New Bill Signed Will Require That Students Learn Cursive Writing
As a child, I prided myself on being a good student. I absolutely loved to read and could lose myself in a good book for hours at a time.
Math wasn’t my favorite subject, but I found that I could power my way through my arithmetic homework quickly enough. That offered rewards of its own, namely more time for reading.
But young me truly disliked one subject: cursive writing. Practicing those whirls and loops made no sense to my mind, and I neglected it to the point where I can hardly manage cursive today.
Over the past decades, I wasn’t the only one to neglect cursive. It increasingly fell out of favor in most schools, powered by a general consensus that it was an outdated discipline.
In a 2013 editorial entitled “The Case Against Cursive,” the Bloomberg editorial board opined, “Like 32-volume encyclopedias or cassette tapes, cursive writing has become a casualty of technology. Why learn how to draw that funny-looking crooked triple loop when you can just tap the shift key and the letter Z on your mobile phone?
“Better yet, why bother with uppercase letters at all? They’re not necessary for understanding.”
Many people seemed to agree with my estimation. The days of the elegantly written thank-you card seem to have vanished, and it’s rare to receive a text message with anything approaching proper punctuation.
However, the state of Ohio appears to believe that there’s some value in the discipline. According to WLWT, Governor John Kasich signed a bill supporting cursive on Dec. 19.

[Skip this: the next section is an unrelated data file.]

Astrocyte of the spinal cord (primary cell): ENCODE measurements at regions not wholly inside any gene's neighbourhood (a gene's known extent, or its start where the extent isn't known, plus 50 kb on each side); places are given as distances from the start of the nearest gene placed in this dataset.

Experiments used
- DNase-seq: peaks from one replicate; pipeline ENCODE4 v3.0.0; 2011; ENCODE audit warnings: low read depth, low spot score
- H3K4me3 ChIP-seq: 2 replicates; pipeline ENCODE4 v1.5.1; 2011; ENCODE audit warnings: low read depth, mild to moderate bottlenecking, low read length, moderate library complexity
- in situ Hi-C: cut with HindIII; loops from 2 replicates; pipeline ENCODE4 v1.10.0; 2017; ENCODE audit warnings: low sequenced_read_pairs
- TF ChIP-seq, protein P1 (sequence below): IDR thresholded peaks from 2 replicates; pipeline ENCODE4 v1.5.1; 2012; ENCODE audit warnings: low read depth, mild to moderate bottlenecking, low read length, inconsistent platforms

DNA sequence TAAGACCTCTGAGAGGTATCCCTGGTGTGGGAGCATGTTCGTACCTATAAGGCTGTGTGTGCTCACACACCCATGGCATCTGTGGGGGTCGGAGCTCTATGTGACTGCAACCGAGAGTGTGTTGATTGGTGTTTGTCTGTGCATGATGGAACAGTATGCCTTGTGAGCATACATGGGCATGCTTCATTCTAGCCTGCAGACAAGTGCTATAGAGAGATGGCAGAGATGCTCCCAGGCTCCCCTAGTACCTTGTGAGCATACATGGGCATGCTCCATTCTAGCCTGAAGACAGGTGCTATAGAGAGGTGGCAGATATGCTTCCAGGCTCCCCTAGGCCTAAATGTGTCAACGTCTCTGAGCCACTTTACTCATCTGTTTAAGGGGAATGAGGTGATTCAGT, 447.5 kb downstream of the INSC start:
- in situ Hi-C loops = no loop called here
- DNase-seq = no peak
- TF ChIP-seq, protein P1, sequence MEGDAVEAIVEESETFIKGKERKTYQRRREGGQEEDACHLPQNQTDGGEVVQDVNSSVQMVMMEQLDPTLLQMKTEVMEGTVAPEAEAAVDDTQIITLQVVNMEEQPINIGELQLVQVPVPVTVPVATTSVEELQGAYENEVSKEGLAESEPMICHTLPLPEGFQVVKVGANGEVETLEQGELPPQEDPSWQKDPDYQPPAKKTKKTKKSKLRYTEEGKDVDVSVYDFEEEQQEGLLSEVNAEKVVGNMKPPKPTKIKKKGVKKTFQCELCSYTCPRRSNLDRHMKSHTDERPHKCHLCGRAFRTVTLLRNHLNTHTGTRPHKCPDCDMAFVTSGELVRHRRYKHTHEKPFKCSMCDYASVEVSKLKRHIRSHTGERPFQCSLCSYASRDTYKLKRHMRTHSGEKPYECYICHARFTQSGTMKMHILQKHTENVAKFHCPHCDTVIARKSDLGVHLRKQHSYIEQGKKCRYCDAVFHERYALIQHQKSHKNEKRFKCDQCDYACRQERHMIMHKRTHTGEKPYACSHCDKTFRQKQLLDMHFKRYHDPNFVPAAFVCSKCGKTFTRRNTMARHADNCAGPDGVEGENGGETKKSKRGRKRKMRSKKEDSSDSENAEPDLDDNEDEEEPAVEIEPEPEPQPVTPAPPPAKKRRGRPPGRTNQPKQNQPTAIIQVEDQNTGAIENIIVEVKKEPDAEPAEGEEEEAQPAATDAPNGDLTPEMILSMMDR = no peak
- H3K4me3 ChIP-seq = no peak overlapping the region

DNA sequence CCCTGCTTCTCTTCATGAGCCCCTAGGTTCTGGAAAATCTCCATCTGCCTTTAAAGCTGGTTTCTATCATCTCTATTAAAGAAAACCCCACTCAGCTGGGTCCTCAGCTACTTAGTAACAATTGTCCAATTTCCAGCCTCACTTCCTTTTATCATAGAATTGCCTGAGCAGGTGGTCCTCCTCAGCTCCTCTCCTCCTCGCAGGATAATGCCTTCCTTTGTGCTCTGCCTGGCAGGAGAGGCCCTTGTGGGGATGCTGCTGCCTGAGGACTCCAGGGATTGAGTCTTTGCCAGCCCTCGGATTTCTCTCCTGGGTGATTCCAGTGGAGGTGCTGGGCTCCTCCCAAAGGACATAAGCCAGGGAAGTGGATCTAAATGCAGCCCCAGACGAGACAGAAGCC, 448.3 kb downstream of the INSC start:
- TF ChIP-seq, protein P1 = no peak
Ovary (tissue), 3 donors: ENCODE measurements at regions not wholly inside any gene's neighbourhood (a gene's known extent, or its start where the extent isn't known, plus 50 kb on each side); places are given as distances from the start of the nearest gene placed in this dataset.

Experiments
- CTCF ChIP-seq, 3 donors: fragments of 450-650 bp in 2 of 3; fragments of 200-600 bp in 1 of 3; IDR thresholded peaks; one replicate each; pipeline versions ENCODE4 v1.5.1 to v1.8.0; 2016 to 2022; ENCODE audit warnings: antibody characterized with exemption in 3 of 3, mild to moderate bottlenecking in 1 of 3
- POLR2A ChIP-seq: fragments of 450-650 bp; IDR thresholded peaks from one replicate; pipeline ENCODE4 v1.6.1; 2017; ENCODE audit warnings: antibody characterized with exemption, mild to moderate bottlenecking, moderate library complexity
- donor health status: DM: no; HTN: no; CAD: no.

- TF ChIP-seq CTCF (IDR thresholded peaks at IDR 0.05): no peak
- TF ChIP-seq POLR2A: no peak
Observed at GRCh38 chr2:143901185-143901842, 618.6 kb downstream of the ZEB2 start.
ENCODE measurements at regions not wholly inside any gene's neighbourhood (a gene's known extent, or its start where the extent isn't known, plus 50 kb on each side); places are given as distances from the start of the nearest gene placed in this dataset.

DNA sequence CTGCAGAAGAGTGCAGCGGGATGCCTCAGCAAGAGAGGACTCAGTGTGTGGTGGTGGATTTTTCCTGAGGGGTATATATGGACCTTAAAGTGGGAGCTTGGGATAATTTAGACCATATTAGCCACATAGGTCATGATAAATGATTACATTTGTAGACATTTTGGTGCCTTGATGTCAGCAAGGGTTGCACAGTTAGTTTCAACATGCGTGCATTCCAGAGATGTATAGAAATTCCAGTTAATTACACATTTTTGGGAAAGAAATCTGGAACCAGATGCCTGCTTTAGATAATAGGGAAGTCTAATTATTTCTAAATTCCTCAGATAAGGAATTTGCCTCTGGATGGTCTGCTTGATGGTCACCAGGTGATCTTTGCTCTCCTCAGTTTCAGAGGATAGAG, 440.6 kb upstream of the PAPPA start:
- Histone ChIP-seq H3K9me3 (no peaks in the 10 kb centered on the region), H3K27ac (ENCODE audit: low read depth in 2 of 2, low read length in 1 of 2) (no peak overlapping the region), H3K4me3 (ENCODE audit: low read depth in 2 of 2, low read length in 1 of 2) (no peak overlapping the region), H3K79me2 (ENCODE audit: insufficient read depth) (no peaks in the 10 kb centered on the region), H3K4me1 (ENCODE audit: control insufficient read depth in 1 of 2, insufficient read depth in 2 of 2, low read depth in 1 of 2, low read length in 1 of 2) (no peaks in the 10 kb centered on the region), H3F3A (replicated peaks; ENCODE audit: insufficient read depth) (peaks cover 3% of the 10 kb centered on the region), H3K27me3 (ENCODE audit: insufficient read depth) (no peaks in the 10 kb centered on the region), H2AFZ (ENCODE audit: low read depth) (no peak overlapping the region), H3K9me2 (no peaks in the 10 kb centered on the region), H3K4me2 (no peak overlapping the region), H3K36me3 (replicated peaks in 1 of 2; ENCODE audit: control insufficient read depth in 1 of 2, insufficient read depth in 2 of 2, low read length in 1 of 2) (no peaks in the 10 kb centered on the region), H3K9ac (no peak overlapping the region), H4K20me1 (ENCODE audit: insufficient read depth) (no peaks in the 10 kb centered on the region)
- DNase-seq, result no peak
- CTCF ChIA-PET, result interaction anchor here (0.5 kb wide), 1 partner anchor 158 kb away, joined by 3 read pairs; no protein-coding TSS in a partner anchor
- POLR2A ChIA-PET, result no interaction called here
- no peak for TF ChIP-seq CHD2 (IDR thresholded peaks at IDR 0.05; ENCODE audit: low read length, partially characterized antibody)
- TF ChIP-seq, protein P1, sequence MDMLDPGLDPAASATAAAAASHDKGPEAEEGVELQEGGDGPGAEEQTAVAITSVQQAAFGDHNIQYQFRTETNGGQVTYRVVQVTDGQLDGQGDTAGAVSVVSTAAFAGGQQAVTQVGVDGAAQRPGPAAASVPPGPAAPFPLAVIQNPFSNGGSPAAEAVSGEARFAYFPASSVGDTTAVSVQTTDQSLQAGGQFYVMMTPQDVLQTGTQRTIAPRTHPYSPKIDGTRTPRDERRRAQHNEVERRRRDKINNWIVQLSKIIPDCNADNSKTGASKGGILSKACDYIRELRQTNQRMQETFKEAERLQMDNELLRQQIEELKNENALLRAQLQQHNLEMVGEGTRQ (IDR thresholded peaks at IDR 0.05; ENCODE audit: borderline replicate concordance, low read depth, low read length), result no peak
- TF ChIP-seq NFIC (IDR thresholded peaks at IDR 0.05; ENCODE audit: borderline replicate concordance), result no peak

Ohio House Bill 58 requires the state’s Department of Education to create a new curriculum. This curriculum will include supplemental materials about cursive.
The curriculum is aimed at students in kindergarten through fifth grade. According to Mental Floss, Ohio is far from the only state or municipality to make such a move.
Alabama, Florida, and even New York City have all added cursive back into their public school systems. The sponsors of House Bill 58 said that they had specific goals in mind when drafting the legislation.
They cited studies that said cursive helped improve literacy. It also purported to increase fine motor control and further cognitive development.
However, there was one important caveat: Though each school would be presented with the curriculum, they would all have the independent choice as to whether or not to implement it.
In fact, The New York Times listed a number of reasons why cursive is still valuable today. For example, forgers may have an easier time copying signatures written in block lettering.
People lose the ability to read historical documents when they are unfamiliar with cursive. And not knowing how to write cursive can decrease your tactile control.
Education professor Richard S. Christen, who teaches at the University of Portland, offered another reason: “These kids are losing time where they create beauty every day. … I’m mourning the beauty, the aesthetics.”
What do you think? Is Ohio on the right track or is cursive a waste of time?
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